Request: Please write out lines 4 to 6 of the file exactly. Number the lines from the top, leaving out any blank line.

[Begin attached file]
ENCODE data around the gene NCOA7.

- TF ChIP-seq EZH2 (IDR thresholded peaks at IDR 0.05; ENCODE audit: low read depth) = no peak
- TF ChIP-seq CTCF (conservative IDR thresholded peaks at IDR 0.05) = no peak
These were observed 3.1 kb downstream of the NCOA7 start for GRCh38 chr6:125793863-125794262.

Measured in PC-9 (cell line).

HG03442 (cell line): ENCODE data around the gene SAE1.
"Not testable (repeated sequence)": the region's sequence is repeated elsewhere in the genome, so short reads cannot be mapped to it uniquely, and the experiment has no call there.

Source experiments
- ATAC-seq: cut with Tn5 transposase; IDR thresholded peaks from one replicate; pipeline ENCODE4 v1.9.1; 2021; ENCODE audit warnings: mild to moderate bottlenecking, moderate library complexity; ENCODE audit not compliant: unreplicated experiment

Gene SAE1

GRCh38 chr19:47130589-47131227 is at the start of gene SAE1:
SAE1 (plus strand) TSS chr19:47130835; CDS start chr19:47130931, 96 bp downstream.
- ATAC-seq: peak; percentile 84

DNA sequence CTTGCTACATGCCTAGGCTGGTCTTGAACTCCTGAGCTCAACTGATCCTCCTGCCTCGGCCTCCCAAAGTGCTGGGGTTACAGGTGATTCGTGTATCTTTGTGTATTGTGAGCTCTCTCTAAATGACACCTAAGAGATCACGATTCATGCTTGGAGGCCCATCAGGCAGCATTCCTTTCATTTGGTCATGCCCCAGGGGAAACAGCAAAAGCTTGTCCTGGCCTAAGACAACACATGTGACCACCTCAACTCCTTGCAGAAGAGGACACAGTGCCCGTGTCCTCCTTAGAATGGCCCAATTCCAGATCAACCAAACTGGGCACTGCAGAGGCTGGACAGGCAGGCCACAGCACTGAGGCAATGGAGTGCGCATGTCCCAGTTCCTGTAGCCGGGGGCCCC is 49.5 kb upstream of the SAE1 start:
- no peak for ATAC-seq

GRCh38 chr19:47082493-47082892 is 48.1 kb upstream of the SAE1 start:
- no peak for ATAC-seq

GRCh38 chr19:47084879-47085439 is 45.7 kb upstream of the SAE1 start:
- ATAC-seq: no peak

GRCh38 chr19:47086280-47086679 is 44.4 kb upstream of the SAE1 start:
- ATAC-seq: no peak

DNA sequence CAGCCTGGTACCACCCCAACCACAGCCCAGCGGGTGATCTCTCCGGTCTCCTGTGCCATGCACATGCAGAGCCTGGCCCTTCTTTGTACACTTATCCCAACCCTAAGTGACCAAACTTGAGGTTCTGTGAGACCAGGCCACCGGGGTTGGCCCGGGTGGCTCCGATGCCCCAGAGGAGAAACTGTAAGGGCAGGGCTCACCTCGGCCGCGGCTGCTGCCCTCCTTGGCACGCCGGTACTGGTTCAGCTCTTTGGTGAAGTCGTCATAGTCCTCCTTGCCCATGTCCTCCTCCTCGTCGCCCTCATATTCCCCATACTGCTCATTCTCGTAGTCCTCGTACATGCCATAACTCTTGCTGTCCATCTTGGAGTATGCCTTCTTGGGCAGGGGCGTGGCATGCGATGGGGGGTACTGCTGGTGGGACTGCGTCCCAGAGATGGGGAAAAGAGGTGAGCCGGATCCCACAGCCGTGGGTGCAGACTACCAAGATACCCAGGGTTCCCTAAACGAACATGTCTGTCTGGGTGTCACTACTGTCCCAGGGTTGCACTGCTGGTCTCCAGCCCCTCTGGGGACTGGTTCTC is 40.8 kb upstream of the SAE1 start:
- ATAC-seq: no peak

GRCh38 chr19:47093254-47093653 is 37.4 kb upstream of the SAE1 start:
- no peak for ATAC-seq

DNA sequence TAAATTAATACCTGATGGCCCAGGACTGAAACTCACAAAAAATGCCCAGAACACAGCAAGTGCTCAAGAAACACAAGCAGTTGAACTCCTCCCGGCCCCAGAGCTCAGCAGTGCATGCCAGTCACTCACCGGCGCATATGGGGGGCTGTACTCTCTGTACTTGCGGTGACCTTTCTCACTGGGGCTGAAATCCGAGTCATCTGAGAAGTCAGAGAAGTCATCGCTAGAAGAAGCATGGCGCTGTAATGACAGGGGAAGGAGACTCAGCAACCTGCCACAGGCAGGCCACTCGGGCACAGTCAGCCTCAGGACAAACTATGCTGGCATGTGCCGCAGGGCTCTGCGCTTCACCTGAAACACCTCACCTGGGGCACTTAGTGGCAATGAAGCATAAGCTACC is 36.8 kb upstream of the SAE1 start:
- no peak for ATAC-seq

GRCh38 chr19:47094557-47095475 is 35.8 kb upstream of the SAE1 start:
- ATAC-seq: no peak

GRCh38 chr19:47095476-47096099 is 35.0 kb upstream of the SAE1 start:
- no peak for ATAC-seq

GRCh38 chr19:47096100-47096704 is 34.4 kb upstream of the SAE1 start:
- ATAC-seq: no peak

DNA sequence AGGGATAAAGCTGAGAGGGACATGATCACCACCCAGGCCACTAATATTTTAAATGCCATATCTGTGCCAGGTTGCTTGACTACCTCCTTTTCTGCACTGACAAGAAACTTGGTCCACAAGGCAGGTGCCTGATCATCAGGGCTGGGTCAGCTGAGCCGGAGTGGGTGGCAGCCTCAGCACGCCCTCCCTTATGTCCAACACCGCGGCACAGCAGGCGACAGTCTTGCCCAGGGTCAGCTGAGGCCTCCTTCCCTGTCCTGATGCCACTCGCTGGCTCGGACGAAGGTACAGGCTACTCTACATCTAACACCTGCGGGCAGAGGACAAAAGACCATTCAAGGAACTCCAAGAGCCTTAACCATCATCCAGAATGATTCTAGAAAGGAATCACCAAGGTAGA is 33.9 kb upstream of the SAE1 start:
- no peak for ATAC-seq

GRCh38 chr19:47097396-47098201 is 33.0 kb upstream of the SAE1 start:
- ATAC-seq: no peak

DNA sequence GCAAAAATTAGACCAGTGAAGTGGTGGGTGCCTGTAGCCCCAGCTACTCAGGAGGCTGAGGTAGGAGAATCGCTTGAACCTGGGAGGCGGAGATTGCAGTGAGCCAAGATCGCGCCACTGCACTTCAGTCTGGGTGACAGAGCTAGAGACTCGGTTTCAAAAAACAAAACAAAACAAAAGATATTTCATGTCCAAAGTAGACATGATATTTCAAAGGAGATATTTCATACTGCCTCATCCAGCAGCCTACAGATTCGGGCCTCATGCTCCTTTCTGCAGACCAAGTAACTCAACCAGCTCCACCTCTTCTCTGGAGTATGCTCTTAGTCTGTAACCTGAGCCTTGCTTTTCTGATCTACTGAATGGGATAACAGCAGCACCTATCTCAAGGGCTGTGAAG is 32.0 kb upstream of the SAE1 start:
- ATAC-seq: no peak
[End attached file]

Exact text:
These were observed 3.1 kb downstream of the NCOA7 start for GRCh38 chr6:125793863-125794262.

Measured in PC-9 (cell line).

HG03442 (cell line): ENCODE data around the gene SAE1.